Chronic kidney disease (CKD) is characterized by decreased kidney function and kidney damage. Damaged renal tissue has a diminished ability to produce erythropoietin, a hormone that stimulates red blood cell production. Consequently, patients with CKD often experience anemia, defined as a reduction in red blood cells or hemoglobin levels. The risk of anemia increases as CKD progresses and kidney function declines.
The launch of novel HIF inhibitor roxadustat will offset biosimilar erosion of Epogen to drive market growth.
Physicians expect to switch a significant portion of patients on stable erythropoiesis-stimulating agent (ESA) therapy to oral ESAs within three years of their launch.
Between 2015 and 2035, the number of prevalent cases of anemia in chronic kidney disease (CKD) is forecasted to increase from 11.3 million to 14.9 million. This is due to a forecasted increase in the number of prevalent CKD cases, which is driven by population growth and aging, although increasing diabetes prevalence will also play a major role in shaping the future prevalence of anemia in CKD.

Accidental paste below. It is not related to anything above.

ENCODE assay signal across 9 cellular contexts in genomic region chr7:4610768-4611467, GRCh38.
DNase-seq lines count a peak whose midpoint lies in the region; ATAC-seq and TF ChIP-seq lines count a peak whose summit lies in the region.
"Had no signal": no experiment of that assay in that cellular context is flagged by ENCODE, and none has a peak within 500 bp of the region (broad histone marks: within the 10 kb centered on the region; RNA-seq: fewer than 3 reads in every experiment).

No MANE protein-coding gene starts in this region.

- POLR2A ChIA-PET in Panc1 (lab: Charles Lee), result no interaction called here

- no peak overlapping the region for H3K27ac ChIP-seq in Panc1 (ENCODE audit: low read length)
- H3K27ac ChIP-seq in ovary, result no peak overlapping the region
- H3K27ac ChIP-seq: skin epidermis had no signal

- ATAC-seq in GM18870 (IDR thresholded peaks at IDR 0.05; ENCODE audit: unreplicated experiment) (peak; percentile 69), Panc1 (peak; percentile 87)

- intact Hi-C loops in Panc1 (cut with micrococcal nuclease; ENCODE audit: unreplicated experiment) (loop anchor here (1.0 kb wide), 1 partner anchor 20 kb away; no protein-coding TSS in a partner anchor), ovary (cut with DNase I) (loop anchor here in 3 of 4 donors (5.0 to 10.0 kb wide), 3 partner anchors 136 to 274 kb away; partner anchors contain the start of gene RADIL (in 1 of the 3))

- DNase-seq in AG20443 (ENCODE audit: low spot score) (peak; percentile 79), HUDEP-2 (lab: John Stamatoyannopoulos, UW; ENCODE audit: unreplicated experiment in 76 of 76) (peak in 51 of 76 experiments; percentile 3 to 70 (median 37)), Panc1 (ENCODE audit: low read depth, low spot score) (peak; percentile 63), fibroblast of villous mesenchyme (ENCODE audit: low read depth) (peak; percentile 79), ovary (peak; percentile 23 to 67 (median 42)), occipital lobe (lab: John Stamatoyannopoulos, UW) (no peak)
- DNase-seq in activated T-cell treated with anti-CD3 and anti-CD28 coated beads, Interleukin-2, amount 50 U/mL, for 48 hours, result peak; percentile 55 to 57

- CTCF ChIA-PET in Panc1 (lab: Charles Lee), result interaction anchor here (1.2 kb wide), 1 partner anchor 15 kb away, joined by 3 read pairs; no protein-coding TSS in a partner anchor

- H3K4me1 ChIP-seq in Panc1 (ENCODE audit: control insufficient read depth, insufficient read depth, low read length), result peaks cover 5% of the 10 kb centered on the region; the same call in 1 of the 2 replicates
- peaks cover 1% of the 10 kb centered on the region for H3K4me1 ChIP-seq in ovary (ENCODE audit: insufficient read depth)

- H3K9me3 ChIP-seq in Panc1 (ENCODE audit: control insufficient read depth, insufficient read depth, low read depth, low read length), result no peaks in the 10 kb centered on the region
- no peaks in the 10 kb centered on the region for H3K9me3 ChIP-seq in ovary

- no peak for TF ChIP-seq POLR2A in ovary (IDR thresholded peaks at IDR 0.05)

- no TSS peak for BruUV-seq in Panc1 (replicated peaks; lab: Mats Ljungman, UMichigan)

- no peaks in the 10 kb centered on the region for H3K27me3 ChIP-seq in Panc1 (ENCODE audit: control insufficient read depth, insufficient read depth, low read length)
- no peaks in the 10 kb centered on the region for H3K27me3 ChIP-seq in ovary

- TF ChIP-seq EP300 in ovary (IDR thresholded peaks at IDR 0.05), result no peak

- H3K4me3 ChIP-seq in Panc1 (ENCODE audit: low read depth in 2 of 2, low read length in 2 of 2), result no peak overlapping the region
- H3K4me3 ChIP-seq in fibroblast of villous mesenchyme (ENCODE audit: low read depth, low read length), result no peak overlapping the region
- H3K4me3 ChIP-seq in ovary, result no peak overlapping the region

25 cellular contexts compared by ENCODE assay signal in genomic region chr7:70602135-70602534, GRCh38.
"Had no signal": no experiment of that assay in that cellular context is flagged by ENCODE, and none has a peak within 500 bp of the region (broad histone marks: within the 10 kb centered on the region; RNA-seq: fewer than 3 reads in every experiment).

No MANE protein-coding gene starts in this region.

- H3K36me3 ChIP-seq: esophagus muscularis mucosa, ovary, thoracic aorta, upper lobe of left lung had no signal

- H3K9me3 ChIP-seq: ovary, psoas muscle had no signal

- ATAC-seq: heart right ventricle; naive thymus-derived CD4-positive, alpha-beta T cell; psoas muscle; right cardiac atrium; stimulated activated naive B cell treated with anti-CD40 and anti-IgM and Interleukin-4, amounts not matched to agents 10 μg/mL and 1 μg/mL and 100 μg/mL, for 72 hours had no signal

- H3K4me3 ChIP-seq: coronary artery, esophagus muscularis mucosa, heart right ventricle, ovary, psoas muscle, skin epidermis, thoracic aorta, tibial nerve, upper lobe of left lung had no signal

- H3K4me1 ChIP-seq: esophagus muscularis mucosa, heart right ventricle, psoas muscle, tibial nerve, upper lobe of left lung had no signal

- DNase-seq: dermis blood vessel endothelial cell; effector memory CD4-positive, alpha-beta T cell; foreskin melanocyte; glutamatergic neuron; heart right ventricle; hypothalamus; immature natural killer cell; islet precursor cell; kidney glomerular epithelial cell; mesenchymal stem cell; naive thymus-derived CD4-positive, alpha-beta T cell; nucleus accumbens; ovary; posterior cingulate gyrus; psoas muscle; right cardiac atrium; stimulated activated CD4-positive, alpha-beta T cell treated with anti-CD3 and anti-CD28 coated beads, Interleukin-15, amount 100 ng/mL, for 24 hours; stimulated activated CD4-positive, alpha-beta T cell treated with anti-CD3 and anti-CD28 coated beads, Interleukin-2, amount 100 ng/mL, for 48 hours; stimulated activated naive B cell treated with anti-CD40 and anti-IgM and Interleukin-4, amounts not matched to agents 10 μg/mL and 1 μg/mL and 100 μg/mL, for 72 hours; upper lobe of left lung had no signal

Use of erythropoiesis-stimulating agents, the standard of care for anemia in CKD, may decline due to cost and safety concerns.
Pipeline therapies plan to capture market share by reducing costs and safety concerns associated with treatment.